Summary: If God be for us, who can be against us? If God Is for us, then why do we fear the world? We will examine the Disciple's fearfulness on the occasion of Jesus calming the storm.
Jesus asked the question, Why are you so fearful? That is a question many need to answer today.
In spite of what they say, 90% of the chronic patients who see today's physicians have one common symptom. Their trouble did not start with cough or chest pain or hyperacidity. In 90% of the cases, the first symptom was fear. This is the opinion of a well-known American internist as expressed in a roundtable discussion on psychosomatic medicine. This is also the consensus of a growing body of specialists. Fear of losing a job, of old age, of being exposed—sooner or later this fear manifests itself as "a clinical symptom." Sometimes the fear is nothing more than a superficial anxiety; sometimes it is so deep-seated that the patient himself denies its existence and makes the round of doctor to doctor, taking injections, hormones, tranquilizers and tonics in an endless search for relief. 
In the well know story about Jesus calming the storm, we will focus on the question he asked His disciples.
Mark 4:35–41 (NKJV)
At the time it was completed in 1937, the Golden Gate Bridge was the longest suspension bridge in the world. Safety was paramount in the construction of the bridge. Many things we take for granted today in the construction business, was not all that common then. Safety lines and hard hats were mandated to the extent that workers who refused to use them were threaten with dismissal. The lead engineer insisted on installing a safety net. The cost of over $130,000 (in 1933) and seem exorbitant. Was it worth the cost and the time it took to do that? Well just ask the 19 men who fell into the net! Not only did it save the lives of those 19 men, the work was actually done sooner than planned because they did not live in fear of falling. Yet as Christians, we live in fear of the world when living out our faith. Why should we fear?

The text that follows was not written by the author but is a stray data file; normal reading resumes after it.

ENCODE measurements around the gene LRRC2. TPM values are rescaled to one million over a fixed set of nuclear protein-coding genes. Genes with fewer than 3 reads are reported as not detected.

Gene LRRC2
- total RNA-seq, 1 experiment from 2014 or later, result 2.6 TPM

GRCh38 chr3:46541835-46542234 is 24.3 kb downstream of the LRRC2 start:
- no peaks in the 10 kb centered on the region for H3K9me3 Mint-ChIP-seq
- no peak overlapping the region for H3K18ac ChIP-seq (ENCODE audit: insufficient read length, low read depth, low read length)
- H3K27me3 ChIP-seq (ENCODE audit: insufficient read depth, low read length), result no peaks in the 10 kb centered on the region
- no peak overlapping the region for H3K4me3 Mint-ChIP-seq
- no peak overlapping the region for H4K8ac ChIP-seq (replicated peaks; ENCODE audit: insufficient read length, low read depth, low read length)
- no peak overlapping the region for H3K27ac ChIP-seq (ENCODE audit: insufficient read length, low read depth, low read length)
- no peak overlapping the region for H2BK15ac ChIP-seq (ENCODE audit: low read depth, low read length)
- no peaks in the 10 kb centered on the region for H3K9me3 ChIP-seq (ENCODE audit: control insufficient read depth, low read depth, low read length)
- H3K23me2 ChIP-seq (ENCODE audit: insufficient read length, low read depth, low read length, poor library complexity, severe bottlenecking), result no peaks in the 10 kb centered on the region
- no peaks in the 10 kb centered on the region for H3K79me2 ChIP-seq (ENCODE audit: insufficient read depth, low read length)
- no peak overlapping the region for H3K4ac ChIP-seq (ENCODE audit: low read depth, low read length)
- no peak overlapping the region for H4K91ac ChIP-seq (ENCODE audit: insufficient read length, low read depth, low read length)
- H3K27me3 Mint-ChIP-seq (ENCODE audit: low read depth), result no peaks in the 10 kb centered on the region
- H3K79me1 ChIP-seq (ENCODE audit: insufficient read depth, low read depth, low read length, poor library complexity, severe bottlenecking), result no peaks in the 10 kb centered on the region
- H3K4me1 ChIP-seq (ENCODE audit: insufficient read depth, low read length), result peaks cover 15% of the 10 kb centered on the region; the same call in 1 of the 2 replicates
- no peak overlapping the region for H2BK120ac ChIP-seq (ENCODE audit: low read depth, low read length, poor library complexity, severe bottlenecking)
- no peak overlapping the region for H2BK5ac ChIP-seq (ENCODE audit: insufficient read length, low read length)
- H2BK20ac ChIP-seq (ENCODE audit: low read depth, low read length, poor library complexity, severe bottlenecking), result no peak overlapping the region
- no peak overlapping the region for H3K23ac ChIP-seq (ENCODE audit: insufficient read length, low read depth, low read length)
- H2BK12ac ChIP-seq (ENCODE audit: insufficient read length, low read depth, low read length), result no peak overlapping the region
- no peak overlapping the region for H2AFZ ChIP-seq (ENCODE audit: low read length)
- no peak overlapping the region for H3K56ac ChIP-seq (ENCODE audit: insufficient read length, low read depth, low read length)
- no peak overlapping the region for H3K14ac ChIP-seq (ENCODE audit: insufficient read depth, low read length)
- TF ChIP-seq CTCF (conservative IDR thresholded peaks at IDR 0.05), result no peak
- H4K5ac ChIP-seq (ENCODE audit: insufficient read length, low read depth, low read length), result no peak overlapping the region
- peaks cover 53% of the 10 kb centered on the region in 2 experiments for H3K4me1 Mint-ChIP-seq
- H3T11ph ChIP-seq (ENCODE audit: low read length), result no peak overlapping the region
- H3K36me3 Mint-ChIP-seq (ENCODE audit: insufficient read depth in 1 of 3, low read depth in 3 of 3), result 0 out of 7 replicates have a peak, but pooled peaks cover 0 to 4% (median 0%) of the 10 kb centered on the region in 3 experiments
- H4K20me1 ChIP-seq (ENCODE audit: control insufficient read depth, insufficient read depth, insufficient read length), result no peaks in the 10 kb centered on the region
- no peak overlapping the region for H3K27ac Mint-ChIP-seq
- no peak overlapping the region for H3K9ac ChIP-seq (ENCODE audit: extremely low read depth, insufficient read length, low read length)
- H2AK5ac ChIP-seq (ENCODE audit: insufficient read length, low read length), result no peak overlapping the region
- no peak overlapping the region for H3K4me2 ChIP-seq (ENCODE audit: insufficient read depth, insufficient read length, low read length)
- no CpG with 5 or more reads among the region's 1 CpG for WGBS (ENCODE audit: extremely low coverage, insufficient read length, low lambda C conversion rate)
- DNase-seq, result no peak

Romans 8:31 (NKJV) What then shall we say to these things? If God is for us, who can be against us?
We read these words, we understand these words, yet they are not in our hearts. If God is for us, who can be against us? We live our Christian lives in secret. We are afraid what people will say if we speak out in the name of Jesus. The world is unafraid to speak out against Jesus and the things of God. Are we ashamed of Jesus? What did Jesus say about that?
Mark 8:38 (NKJV) For whoever is ashamed of Me and My words in this adulterous and sinful generation, of him the Son of Man also will be ashamed when He comes in the glory of His Father with the holy angels.”
We are going to examine this story about Jesus calming the waves from the perspective of fear. Remember a few of the disciples were fishermen, experienced in the small boat they in which they were traveling, experienced on this lake, understood the perils of the quickly changing weather. Jesus said:
Mark 4:35 (NKJV) On the same day, when evening had come, He said to them, “Let us cross over to the other side.”
When the storm came, it was not because of anyone mis-deed or sin. It was not because they were out of the will of God. In fact it was quite the opposite, they were in the will of God. It was Jesus that directed the move out into the lake. It is interesting to compare this storm on the lake with the storm that Jonah experienced. Jonah was out of the will of God. But at this point of in time, the disciples were in the will of God. Being in the will of God does not prevent the storms from coming. If it be will of God, the storms may be diverted or be calmed. Other times it is the will of God that storms come.
God can do whatever he wills, but he did not calm the storm for Paul (Acts 27), although Paul was a man of great faith. The disciples on this occasion had little faith, so the calming (or not) of a storm does not seem to depend on faith, but on God’s will. God strengthened Paul to endure the storm in quiet faith. Sometimes God saves us from trouble; sometimes he saves us in trouble; sometimes he saves us from death; and sometimes he uses our death to glorify his name.
Consider those being martyred or suffering for their faith around the world today. The fact is, storms are often part of the plan. And in today's narrative, the storm did rise.
Mark 4:37 (NKJV) And a great windstorm arose, and the waves beat into the boat, so that it was already filling.